Germany Eliminates 63-Letter Word “Rindfleischetikettierungsüberwachungsaufgabenübertragungsgesetz”

Posted: June 13, 2013 in Germany, Guiness Book of World Records, lanugage, World Records

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The word – which refers to the “law for the delegation of monitoring beef labelling”, has been repealed by a regional parliament after the EU lifted a recommendation to carry out BSE tests on healthy cattle.

German is famous for its compound nouns, which frequently become so cumbersome they have to be reduced to abbreviations. The beef labelling law, introduced in 1999 to protect consumers from BSE, was commonly transcribed as the “RkReÜAÜG”, but even everyday words are shortened to initials so Lastkraftwagen – lorry – becomes Lkw.

The law was considered a legitimate word by linguists because it appears in official texts, but it never actually appeared in the dictionaries, because compilers of the standard German dictionary Duden judge words for inclusion based on their frequency of use.

The longest word with a dictionary entry, according to Duden is at 36 letters, Kraftfahrzeug-Haftpflichtversicherung, motor vehicle liability insurance.

However a 39-letter word, Rechtsschutzversicherungsgesellschaften, insurance companies providing legal protection, is considered the longest German word in everyday use by the Guinness Book of World Records.

In theory, a German word can be infinitely long. Unlike in English, an extra concept can simply be added to the existing word indefinitely. Such extended words are sometimes known as Bandwurmwörter – “tapeworm words”. In an essay on the Germany language, Mark Twain observed: “Some German words are so long that they have a perspective.”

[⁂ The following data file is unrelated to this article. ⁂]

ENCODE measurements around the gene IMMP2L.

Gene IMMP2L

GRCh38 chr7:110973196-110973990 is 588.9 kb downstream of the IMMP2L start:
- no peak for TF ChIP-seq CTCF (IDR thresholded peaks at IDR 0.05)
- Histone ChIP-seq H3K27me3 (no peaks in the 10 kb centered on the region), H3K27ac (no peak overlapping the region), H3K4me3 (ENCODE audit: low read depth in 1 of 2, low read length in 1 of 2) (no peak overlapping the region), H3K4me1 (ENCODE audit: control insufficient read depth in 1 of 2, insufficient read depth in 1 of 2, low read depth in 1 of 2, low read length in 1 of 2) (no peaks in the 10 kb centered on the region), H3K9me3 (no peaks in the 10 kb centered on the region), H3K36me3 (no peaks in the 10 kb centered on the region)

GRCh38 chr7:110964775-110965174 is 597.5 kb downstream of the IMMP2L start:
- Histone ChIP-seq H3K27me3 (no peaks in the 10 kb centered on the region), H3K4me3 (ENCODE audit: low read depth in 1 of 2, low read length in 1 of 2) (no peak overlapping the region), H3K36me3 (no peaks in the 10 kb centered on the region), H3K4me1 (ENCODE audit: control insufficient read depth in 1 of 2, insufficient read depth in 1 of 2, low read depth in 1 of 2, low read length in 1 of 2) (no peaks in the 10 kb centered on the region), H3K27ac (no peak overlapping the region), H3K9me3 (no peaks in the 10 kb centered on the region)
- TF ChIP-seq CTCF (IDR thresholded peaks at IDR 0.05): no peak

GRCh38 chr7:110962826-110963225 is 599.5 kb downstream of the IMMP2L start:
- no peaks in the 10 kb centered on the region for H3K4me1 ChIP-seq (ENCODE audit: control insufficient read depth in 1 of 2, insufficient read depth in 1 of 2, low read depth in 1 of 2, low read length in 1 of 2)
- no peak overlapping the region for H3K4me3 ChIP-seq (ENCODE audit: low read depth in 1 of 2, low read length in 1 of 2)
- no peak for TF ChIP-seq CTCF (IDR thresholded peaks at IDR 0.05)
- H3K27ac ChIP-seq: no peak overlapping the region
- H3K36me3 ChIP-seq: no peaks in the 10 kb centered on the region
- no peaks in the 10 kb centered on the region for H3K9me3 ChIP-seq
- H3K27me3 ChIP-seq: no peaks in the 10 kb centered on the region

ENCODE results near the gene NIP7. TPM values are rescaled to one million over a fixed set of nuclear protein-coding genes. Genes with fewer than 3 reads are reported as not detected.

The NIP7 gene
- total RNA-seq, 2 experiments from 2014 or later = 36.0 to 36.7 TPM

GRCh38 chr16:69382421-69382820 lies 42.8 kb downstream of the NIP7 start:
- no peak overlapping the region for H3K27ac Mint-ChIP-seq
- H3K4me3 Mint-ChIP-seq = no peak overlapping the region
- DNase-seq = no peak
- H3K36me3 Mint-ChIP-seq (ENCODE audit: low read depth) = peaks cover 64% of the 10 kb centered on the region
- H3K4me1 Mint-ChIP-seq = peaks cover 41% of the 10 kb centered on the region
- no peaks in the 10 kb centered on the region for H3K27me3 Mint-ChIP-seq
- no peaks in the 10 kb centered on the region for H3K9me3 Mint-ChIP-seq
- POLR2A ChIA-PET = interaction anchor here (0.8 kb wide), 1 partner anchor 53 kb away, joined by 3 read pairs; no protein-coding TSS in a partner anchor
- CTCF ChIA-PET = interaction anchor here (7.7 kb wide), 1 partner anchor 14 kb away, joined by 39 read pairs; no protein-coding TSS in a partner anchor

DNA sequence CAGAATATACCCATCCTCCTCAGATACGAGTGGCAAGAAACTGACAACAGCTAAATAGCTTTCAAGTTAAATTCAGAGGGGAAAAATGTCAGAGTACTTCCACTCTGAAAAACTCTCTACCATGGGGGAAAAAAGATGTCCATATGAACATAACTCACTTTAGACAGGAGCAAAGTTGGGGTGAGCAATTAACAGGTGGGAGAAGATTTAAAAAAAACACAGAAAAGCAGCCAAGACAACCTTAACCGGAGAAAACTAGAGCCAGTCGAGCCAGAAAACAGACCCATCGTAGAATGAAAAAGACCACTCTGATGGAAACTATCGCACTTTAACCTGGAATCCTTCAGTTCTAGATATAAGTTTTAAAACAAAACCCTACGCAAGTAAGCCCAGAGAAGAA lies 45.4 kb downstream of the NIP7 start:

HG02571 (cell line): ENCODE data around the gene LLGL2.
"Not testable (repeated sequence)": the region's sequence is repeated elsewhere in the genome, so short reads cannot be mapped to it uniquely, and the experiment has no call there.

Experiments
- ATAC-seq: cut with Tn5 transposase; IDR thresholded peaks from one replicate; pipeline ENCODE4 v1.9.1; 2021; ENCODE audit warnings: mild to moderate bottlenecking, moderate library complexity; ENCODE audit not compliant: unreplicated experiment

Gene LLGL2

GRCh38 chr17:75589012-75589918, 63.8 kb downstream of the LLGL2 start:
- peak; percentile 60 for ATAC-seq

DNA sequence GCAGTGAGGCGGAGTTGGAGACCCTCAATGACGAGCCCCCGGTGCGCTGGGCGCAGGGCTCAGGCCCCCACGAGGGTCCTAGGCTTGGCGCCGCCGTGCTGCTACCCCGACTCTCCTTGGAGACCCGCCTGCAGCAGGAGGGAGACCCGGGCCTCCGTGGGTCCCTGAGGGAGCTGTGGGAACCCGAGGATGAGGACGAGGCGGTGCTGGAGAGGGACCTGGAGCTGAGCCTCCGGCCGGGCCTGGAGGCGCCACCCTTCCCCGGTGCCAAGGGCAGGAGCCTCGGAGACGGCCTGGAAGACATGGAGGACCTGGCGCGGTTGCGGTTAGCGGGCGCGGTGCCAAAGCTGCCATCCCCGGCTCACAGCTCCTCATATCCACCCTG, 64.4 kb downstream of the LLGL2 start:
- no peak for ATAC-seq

The Teutonic fondness for sticking nouns together has resulted in other famous tongue-twisters such as: Donaudampfschifffahrtsgesellschaftskapitän – Danube steamship company captain – which clocks in at 42 letters. It has become a parlour game to lengthen the steamship captain’s name, by creating new words such as Donaudampfschifffahrtsgesellschaftskapitänswitwe, the captain’s widow. And, Donaudampfschifffahrtskapitänsmütze – the captain’s hat.

At 80 letters, the longest word ever composed in German is Donaudampfschifffahrtselektrizitätenhauptbetriebswerkbauunterbeamtengesellschaft, the “Association for Subordinate Officials of the Head Office Management of the Danube Steamboat Electrical Services”.

The longest word in the Oxford Dictionary of English is pneumonoultramicroscopicsilicovolcanoconiosis – at 45 letters. Its definition is “an artificial long word said to mean a lung disease casued by inhaling very fine ash and sand dust.

The longest word to be found in Britain is the Welsh place name Llanfairpwllgwyngyllgogerychwyrndrobwllllantysiliogogogoch.

http://www.telegraph.co.uk/news/worldnews/europe/germany/10095976/Germany-drops-its-longest-word-Rindfleischeti….html

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